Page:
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The Marginal Costs Of Carbon Dioxide Emissions: An Assessment Of The Uncertainties

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  • Richard S.J. Tol

    ()
    (Economic and Social Research Institute, Dublin)

Abstract

88 estimates of the marginal costs of carbon dioxide emissions were gathered from 22 published studies and combined to form a probability density function. The uncertainty is strongly rightskewed. If all studies are combined, the mode is $5/tC, the mean $104/tC, and the 95 percentile $446/tC. Studies with a lower discount rate have higher estimates and a much greater uncertainties. Similarly, studies, which use equity weighing, have higher estimates and larger uncertainties. Interestingly, studies that are peer-reviewed have lower estimates and smaller uncertainties. Using standard assumptions about discounting and aggregation, the marginal costs of carbon dioxide emissions unlikely to exceed $50/tC, and probably much smaller.

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File URL: http://www.fnu.zmaw.de/fileadmin/fnu-files/publication/working-papers/margcostunc.pdf
File Function: First version, 2003
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Bibliographic Info

Paper provided by Research unit Sustainability and Global Change, Hamburg University in its series Working Papers with number FNU-19.

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Length: 24 pages
Date of creation: Apr 2003
Date of revision: Apr 2003
Publication status: Published, Energy Policy, 33 (16), 2064-2074
Handle: RePEc:sgc:wpaper:19

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Related research

Keywords: Emission Leakage; Agricultural Sector Model; Greenhouse Gas Policy; Mitigation; Carbon Sequestration;

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References

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  1. Richard Tol, 2002. "Estimates of the Damage Costs of Climate Change, Part II. Dynamic Estimates," Environmental & Resource Economics, European Association of Environmental and Resource Economists, vol. 21(2), pages 135-160, February.
  2. Robert Ayres & Jörg Walter, 1991. "The greenhouse effect: Damages, costs and abatement," Environmental & Resource Economics, European Association of Environmental and Resource Economists, vol. 1(3), pages 237-270, September.
  3. Richard S.J. Tol & Thomas E. Downing & Samuel Fankhauser & Richard G. Richels & Joel B. Smith, 2001. "Progress In Estimating The Marginal Costs Of Greenhouse Gas Emissions," Working Papers FNU-4, Research unit Sustainability and Global Change, Hamburg University, revised Jan 2001.
  4. Hope, Chris & Maul, Philip, 1996. "Valuing the impact of CO2 emissions," Energy Policy, Elsevier, vol. 24(3), pages 211-219, March.
  5. Azar, Christian & Sterner, Thomas, 1996. "Discounting and distributional considerations in the context of global warming," Ecological Economics, Elsevier, vol. 19(2), pages 169-184, November.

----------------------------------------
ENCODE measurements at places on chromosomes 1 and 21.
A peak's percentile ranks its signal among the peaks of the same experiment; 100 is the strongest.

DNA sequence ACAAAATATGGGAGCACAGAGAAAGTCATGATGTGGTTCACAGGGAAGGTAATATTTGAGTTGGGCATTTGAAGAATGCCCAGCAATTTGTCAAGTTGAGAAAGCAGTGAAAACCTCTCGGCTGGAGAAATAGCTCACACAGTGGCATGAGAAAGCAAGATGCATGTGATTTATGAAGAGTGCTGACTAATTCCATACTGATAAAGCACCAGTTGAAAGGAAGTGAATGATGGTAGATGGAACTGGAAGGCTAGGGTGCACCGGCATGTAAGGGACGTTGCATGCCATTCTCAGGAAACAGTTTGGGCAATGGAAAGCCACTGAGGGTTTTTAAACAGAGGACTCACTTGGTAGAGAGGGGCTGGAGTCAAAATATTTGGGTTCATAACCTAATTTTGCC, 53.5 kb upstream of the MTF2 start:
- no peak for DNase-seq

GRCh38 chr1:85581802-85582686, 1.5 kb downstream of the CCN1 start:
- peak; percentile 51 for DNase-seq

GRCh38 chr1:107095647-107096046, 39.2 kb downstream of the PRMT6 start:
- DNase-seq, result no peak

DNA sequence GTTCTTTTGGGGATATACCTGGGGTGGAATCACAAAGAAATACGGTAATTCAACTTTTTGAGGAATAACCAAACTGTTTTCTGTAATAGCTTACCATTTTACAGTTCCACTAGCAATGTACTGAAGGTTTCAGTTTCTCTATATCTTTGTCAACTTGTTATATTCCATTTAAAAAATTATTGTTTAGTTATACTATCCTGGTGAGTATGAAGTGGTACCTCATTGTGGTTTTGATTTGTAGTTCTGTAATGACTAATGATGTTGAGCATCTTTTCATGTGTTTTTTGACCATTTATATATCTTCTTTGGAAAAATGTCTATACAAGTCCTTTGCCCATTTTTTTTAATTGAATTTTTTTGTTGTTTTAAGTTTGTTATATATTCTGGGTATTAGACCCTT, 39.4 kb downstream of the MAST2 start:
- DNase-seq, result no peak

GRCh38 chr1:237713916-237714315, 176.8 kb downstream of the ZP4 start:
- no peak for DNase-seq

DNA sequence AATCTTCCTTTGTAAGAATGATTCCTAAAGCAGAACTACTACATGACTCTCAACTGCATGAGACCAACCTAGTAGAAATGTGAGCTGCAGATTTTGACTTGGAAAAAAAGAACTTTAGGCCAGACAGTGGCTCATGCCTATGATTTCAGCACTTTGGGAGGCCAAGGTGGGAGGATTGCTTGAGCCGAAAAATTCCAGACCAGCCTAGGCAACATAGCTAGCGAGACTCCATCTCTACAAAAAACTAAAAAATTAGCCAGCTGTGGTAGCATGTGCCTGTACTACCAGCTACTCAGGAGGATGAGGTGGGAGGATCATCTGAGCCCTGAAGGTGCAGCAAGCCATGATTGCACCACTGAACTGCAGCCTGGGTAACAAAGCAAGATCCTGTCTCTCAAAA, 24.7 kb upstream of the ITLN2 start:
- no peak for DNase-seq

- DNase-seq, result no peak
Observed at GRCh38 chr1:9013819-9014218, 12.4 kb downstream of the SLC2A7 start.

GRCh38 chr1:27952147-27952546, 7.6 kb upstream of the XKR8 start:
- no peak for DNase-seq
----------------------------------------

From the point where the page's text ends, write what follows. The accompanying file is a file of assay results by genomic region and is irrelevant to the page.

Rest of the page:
6. Nordhaus, William D, 1991. "To Slow or Not to Slow: The Economics of the Greenhouse Effect," Economic Journal, Royal Economic Society, vol. 101(407), pages 920-37, July.
  7. John Reilly & Kenneth Richards, 1993. "Climate change damage and the trace gas index issue," Environmental & Resource Economics, European Association of Environmental and Resource Economists, vol. 3(1), pages 41-61, February.
  8. William D. Nordhaus & David Popp, 1997. "What is the Value of Scientific Knowledge? An Application to Global Warming Using the PRICE Model," The Energy Journal, International Association for Energy Economics, vol. 0(Number 1), pages 1-45.
  9. Christian Azar, 1999. "Weight Factors in Cost-Benefit Analysis of Climate Change," Environmental & Resource Economics, European Association of Environmental and Resource Economists, vol. 13(3), pages 249-268, April.
  10. Nordhaus, William D., 1993. "Rolling the 'DICE': an optimal transition path for controlling greenhouse gases," Resource and Energy Economics, Elsevier, vol. 15(1), pages 27-50, March.
  11. Plambeck, Erica L & Hope, Chris, 1996. "PAGE95 : An updated valuation of the impacts of global warming," Energy Policy, Elsevier, vol. 24(9), pages 783-793, September.
  12. Samuel Fankhauser, 1994. "The Social Costs of Greenhouse Gas Emissions: An Expected Value Approach," The Energy Journal, International Association for Energy Economics, vol. 0(Number 2), pages 157-184.
  13. Richard Tol, 2002. "Estimates of the Damage Costs of Climate Change. Part 1: Benchmark Estimates," Environmental & Resource Economics, European Association of Environmental and Resource Economists, vol. 21(1), pages 47-73, January.
  14. Maddison, David, 1995. "A cost-benefit analysis of slowing climate change," Energy Policy, Elsevier, vol. 23(4-5), pages 337-346.
  15. Samuel Fankhauser & Richard Tol & DAVID Pearce, 1997. "The Aggregation of Climate Change Damages: a Welfare Theoretic Approach," Environmental & Resource Economics, European Association of Environmental and Resource Economists, vol. 10(3), pages 249-266, October.
  16. Fankhauser, Samuel & Tol, Richard S.J. & Pearce, David W., 1998. "Extensions and alternatives to climate change impact valuation: on the critique of IPCC Working Group III's impact estimates," Environment and Development Economics, Cambridge University Press, vol. 3(01), pages 59-81, February.
  17. Jinxia Wang & Robert Mendelsohn & Ariel Dinar & Jikun Huang & Scott Rozelle & Lijuan Zhang, 2009. "The impact of climate change on China's agriculture," Agricultural Economics, International Association of Agricultural Economists, vol. 40(3), pages 323-337, 05.
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Cited by:
  1. Saleemul Huq & Michael Grubb, 2007. "Preface," Mitigation and Adaptation Strategies for Global Change, Springer, vol. 12(5), pages 645-649, June.

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